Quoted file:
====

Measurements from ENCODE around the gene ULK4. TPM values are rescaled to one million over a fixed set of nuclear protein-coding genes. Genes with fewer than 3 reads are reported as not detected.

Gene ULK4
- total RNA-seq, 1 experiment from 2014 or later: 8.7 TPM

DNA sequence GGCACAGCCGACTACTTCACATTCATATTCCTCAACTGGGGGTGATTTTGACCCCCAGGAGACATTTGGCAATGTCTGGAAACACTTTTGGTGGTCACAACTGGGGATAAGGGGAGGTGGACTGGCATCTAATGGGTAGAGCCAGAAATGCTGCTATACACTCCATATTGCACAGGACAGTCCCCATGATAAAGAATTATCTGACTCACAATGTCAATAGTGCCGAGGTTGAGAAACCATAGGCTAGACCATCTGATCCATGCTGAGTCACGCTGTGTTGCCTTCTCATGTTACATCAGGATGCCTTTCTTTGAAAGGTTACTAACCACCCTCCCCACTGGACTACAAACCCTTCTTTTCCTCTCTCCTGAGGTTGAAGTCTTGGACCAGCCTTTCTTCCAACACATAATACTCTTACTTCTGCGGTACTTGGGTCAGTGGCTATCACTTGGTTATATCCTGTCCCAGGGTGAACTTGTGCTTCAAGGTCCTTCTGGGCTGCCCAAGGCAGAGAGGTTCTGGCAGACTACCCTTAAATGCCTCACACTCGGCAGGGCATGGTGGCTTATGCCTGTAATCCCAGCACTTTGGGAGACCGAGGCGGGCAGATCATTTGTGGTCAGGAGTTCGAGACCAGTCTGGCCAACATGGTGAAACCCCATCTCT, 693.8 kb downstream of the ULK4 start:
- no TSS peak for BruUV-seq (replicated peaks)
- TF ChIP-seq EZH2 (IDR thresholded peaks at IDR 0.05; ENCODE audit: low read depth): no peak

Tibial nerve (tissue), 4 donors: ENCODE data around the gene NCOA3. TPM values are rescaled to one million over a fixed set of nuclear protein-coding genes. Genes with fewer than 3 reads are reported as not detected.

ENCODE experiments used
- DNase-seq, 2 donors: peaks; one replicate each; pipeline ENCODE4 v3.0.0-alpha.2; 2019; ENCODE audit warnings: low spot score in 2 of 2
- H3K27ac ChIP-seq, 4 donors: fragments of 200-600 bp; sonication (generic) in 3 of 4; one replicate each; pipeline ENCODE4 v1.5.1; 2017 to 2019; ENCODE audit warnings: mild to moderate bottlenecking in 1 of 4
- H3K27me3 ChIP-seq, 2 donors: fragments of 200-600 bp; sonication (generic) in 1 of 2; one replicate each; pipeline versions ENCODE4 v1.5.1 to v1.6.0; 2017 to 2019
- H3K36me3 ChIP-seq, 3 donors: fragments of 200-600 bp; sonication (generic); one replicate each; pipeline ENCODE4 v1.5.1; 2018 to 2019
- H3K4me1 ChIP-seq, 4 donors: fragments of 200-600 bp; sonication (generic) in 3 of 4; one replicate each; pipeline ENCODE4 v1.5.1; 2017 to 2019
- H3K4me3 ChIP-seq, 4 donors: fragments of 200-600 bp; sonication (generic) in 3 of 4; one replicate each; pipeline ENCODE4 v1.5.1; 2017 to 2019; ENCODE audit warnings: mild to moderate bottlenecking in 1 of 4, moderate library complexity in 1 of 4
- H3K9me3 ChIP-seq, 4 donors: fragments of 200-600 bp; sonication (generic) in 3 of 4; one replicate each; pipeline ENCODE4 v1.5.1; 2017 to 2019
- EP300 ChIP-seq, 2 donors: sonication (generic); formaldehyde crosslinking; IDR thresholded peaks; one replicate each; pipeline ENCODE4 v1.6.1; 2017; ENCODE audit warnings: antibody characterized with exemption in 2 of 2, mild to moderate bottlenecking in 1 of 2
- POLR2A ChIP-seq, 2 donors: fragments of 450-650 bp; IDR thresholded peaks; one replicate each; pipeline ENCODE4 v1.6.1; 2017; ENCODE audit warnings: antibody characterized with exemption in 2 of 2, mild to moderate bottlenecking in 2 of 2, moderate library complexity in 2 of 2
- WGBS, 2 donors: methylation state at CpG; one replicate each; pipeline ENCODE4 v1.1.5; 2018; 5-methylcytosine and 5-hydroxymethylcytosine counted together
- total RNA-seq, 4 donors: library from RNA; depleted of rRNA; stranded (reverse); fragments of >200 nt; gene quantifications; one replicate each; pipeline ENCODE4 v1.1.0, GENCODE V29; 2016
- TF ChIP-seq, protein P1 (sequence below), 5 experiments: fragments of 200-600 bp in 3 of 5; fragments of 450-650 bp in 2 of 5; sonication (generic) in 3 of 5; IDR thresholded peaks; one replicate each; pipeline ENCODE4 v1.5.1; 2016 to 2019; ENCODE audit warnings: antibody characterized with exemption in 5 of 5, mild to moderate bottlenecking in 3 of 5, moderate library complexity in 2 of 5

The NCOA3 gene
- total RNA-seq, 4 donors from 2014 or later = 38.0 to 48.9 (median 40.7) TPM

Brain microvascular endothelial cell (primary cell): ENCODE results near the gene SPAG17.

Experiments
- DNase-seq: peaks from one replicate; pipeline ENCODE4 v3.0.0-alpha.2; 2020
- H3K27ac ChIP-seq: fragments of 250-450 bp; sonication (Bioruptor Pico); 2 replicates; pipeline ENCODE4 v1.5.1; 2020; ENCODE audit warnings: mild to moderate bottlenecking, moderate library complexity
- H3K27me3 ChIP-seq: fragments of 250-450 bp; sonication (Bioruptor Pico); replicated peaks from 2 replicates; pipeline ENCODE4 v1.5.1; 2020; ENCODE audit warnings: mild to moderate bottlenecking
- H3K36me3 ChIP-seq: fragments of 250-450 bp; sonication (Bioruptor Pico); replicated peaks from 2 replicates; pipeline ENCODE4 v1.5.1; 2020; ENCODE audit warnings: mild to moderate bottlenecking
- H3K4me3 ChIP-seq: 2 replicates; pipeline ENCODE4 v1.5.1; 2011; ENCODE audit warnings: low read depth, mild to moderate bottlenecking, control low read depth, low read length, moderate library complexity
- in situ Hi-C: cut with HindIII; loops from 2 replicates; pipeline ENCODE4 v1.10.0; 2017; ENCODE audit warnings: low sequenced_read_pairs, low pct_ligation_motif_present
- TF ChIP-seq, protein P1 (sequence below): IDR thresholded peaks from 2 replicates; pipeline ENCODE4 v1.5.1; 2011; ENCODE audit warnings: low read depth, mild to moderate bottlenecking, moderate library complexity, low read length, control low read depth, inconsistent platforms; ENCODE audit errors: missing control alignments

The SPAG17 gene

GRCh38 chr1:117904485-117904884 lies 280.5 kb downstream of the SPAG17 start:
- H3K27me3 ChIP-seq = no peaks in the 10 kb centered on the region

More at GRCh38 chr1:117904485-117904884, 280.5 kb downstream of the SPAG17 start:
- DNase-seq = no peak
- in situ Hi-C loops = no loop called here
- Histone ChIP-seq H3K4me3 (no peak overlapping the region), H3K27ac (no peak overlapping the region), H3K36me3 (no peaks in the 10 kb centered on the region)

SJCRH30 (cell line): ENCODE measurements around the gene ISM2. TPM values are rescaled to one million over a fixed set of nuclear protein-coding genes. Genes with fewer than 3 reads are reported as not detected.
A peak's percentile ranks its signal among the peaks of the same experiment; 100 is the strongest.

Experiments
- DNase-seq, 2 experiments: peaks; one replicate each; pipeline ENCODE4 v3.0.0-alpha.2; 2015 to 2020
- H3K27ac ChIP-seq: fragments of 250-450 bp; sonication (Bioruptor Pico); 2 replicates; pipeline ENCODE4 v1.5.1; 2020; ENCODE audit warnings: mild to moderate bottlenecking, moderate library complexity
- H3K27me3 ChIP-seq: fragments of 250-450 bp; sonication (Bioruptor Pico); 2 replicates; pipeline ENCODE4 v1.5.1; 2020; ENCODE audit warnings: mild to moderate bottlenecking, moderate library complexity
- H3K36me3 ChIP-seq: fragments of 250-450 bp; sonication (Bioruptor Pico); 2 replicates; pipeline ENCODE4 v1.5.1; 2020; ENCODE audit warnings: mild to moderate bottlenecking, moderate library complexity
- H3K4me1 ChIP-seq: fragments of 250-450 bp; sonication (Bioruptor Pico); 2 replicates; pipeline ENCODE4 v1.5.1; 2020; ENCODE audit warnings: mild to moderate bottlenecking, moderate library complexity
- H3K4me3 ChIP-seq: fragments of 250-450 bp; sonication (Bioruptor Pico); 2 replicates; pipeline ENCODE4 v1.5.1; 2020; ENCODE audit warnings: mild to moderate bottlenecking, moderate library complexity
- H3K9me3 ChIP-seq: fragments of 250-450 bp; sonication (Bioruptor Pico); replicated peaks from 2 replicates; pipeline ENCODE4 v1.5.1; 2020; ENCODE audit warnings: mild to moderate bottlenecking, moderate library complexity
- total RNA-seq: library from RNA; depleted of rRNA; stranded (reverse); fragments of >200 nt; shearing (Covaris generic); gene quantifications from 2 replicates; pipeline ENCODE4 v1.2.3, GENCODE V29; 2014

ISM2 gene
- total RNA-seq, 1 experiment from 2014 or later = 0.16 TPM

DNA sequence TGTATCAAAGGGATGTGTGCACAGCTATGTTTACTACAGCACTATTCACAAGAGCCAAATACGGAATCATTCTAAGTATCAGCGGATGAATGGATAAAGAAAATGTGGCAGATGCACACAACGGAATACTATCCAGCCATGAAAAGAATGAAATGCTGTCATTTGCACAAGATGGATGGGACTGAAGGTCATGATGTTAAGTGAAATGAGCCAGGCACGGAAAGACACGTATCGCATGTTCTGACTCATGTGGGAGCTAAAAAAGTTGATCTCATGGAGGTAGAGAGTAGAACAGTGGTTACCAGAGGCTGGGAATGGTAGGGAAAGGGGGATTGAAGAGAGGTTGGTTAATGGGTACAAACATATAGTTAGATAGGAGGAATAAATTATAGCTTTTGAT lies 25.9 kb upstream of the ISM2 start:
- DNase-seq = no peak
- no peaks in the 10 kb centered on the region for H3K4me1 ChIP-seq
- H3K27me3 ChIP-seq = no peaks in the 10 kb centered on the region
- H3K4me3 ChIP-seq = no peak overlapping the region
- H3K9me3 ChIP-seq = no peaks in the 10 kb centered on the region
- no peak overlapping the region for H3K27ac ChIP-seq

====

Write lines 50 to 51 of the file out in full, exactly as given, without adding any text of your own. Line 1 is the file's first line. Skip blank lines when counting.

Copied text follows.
ISM2 gene
- total RNA-seq, 1 experiment from 2014 or later = 0.16 TPM